Boras's Next Assault on Draft Might Come From Far East
Friday, July 3, 2009
The Major League Rules is a sprawling, dense, little-known, 254-page document, periodically updated, that governs the business side of baseball. Among other things, it lays out, in painstaking legalese, the process and guidelines for the sport's annual draft, and in recent years, these sections have provided a road map for a certain notorious agent bent on circumventing the draft itself.
In 1996, agent Scott Boras exploited a loophole to help gain free agency for four draftees who did not receive contract offers from the teams that selected them within 15 days of the draft, as required. A year later, he unsuccessfully attempted to make Philadelphia Phillies draftee J.D. Drew a free agent by taking him to the independent Northern League and thus changing his official status from "amateur" to "professional."
This summer, Boras has another high-profile client, San Diego State pitcher Stephen Strasburg, for whom he would love nothing more than to blow apart baseball's draft system, allowing Strasburg to be compensated in line with his talent -- his asking price is believed to be around $50 million -- as opposed to within the parameters of the current system, in which no player has ever received more than $10.5 million.
Even before talks began with the Washington Nationals, who made Strasburg the first overall pick June 9, Boras was dropping hints privately that he is preparing to explore a new frontier in his ongoing draft-busting crusade: Japan.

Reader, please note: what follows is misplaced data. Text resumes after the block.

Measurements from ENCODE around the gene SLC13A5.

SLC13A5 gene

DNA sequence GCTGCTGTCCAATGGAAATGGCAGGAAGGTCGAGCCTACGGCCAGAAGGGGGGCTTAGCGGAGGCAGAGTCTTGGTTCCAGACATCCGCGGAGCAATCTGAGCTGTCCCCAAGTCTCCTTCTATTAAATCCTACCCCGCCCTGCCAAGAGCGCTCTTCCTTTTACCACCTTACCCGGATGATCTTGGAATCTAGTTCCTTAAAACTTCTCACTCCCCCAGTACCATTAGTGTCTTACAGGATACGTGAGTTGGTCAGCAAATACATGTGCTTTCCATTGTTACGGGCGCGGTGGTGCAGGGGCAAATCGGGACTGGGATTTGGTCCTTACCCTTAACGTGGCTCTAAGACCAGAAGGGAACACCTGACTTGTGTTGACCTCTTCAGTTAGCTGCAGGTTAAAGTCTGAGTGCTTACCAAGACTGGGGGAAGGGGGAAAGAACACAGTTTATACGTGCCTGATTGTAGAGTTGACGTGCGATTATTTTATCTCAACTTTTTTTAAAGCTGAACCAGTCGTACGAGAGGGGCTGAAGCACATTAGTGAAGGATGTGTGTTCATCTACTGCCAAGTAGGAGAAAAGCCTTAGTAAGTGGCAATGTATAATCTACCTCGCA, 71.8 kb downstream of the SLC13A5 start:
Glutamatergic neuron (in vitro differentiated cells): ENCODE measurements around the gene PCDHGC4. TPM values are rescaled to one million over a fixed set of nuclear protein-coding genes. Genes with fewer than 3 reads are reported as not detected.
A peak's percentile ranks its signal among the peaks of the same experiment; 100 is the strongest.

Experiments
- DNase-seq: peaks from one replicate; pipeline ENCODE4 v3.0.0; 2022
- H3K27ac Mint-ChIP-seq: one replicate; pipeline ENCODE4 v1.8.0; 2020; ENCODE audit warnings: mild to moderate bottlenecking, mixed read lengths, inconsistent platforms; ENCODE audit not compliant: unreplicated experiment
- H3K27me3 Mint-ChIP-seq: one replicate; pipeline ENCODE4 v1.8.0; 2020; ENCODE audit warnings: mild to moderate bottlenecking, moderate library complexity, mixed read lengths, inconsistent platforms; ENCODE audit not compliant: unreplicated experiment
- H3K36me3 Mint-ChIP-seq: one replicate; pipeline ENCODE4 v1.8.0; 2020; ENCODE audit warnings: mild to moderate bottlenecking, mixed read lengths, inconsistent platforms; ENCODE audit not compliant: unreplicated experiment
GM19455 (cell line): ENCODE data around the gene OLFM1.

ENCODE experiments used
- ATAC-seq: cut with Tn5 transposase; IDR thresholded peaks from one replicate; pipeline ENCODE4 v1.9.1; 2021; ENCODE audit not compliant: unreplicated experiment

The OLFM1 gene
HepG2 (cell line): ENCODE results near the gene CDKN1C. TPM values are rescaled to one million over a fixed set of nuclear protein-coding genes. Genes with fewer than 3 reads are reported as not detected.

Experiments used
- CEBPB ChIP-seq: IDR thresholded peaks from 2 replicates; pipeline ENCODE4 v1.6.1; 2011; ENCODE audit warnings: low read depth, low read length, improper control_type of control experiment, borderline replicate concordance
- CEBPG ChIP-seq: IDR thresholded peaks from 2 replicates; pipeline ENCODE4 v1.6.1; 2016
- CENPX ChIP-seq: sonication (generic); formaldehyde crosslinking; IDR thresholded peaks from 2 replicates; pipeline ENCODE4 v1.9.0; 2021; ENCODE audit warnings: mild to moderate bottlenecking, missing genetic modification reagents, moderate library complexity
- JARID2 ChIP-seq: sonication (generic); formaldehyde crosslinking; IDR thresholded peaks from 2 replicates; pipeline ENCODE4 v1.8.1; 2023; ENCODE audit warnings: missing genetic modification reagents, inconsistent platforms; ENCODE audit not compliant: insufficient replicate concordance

Such a ploy, were Boras to go in that direction, could involve a variety of issues, from the complex relationship between Major League Baseball and Japan's Nippon Professional Baseball, the residency requirements of both countries and, of course, the Major League Rules.
"If a [contract agreement] does not happen," Boras said during a conference call with reporters following the draft, "obviously you then look to all the available resources that one would have to evaluate what the next step is, whether it's to re-enter the draft, or alternative choices."
On the surface, baseball's rules are simple: If a player doesn't sign by Aug. 17 with the team that drafts him -- no matter what "alternative" he chooses -- he goes back into the draft the following year and the team gets a roughly equivalent compensation pick.
"Our view is simple: Until [Strasburg] signs a professional contract within our system, he is eligible for our draft and remains subject to our draft," said Rob Manfred, MLB's executive vice president for labor relations. "He can play wherever he wants. But if he doesn't sign with Washington, he goes back into the draft, and if he doesn't sign with that team [in 2010], he goes back in again."
In reality, though, it is not that simple.
According to Major League Rule 4(a), draft eligibility is limited to players who are "resident[s] of the United States or Canada and who [have] not previously contracted with a Major League or minor league club." Under Rule 3, which governs contracts, a player is considered a resident of the United States if he "enrolls in a United States high school or college or establishes a legal residence in the U.S. on the date of the player's contract or within one year prior to that date."
However, there is enough gray area within the issue of "residency" -- a notion Boras first explored in Drew's case in 1997, threatening at one point to take him to Costa Rica to establish residency -- that baseball has seen fit to publish a handbook, distributed to scouting directors and other executives before each year's draft, that clarifies what residency means.
It is determined by "looking at factors such as length of stay at the current address, where the player intends to live long-term, where he has lived previously, where he obtained his passport and his place of birth," Manfred said. "These factors are intended to weed out . . . shams."